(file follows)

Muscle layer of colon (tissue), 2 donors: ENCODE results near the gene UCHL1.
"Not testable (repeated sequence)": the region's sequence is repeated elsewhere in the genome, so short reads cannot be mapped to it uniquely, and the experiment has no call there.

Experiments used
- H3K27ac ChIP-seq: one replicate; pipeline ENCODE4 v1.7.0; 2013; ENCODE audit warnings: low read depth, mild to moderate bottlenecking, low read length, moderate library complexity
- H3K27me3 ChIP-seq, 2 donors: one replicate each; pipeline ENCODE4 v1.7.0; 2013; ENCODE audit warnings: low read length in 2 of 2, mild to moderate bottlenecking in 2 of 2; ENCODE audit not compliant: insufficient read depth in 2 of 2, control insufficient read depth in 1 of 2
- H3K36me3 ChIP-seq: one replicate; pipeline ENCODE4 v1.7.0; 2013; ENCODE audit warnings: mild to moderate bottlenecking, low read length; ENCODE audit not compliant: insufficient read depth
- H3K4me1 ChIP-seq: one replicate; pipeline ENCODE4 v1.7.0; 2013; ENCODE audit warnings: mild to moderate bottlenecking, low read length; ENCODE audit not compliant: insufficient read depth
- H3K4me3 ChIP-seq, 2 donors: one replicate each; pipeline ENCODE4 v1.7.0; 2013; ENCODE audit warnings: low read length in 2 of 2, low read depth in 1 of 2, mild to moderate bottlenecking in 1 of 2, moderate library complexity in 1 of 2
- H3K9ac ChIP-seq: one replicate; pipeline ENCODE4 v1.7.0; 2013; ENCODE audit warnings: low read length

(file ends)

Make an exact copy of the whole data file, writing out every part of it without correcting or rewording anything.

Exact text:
Muscle layer of colon (tissue), 2 donors: ENCODE results near the gene UCHL1.
"Not testable (repeated sequence)": the region's sequence is repeated elsewhere in the genome, so short reads cannot be mapped to it uniquely, and the experiment has no call there.

Experiments used
- H3K27ac ChIP-seq: one replicate; pipeline ENCODE4 v1.7.0; 2013; ENCODE audit warnings: low read depth, mild to moderate bottlenecking, low read length, moderate library complexity
- H3K27me3 ChIP-seq, 2 donors: one replicate each; pipeline ENCODE4 v1.7.0; 2013; ENCODE audit warnings: low read length in 2 of 2, mild to moderate bottlenecking in 2 of 2; ENCODE audit not compliant: insufficient read depth in 2 of 2, control insufficient read depth in 1 of 2
- H3K36me3 ChIP-seq: one replicate; pipeline ENCODE4 v1.7.0; 2013; ENCODE audit warnings: mild to moderate bottlenecking, low read length; ENCODE audit not compliant: insufficient read depth
- H3K4me1 ChIP-seq: one replicate; pipeline ENCODE4 v1.7.0; 2013; ENCODE audit warnings: mild to moderate bottlenecking, low read length; ENCODE audit not compliant: insufficient read depth
- H3K4me3 ChIP-seq, 2 donors: one replicate each; pipeline ENCODE4 v1.7.0; 2013; ENCODE audit warnings: low read length in 2 of 2, low read depth in 1 of 2, mild to moderate bottlenecking in 1 of 2, moderate library complexity in 1 of 2
- H3K9ac ChIP-seq: one replicate; pipeline ENCODE4 v1.7.0; 2013; ENCODE audit warnings: low read length